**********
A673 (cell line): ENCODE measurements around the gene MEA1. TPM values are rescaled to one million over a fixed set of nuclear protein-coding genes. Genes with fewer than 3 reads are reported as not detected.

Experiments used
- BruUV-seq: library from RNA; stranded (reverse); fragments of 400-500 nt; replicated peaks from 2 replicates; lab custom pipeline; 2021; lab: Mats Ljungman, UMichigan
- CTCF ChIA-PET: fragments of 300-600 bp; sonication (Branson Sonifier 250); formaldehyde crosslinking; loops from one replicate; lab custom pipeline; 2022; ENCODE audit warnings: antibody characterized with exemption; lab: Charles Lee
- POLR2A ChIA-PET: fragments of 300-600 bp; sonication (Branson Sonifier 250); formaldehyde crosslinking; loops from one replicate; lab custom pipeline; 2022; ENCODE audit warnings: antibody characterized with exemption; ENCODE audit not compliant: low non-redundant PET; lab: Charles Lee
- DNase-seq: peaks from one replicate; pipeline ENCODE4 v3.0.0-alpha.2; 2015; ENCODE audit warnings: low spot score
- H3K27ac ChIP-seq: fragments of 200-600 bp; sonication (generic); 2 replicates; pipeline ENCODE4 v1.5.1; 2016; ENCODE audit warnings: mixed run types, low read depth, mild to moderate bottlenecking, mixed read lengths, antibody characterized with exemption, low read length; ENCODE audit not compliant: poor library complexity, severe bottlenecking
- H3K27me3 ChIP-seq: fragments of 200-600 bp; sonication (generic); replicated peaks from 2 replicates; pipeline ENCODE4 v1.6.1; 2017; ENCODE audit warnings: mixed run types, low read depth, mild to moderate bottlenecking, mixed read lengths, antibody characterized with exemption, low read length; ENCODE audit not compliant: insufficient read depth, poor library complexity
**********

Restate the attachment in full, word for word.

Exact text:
A673 (cell line): ENCODE measurements around the gene MEA1. TPM values are rescaled to one million over a fixed set of nuclear protein-coding genes. Genes with fewer than 3 reads are reported as not detected.

Experiments used
- BruUV-seq: library from RNA; stranded (reverse); fragments of 400-500 nt; replicated peaks from 2 replicates; lab custom pipeline; 2021; lab: Mats Ljungman, UMichigan
- CTCF ChIA-PET: fragments of 300-600 bp; sonication (Branson Sonifier 250); formaldehyde crosslinking; loops from one replicate; lab custom pipeline; 2022; ENCODE audit warnings: antibody characterized with exemption; lab: Charles Lee
- POLR2A ChIA-PET: fragments of 300-600 bp; sonication (Branson Sonifier 250); formaldehyde crosslinking; loops from one replicate; lab custom pipeline; 2022; ENCODE audit warnings: antibody characterized with exemption; ENCODE audit not compliant: low non-redundant PET; lab: Charles Lee
- DNase-seq: peaks from one replicate; pipeline ENCODE4 v3.0.0-alpha.2; 2015; ENCODE audit warnings: low spot score
- H3K27ac ChIP-seq: fragments of 200-600 bp; sonication (generic); 2 replicates; pipeline ENCODE4 v1.5.1; 2016; ENCODE audit warnings: mixed run types, low read depth, mild to moderate bottlenecking, mixed read lengths, antibody characterized with exemption, low read length; ENCODE audit not compliant: poor library complexity, severe bottlenecking
- H3K27me3 ChIP-seq: fragments of 200-600 bp; sonication (generic); replicated peaks from 2 replicates; pipeline ENCODE4 v1.6.1; 2017; ENCODE audit warnings: mixed run types, low read depth, mild to moderate bottlenecking, mixed read lengths, antibody characterized with exemption, low read length; ENCODE audit not compliant: insufficient read depth, poor library complexity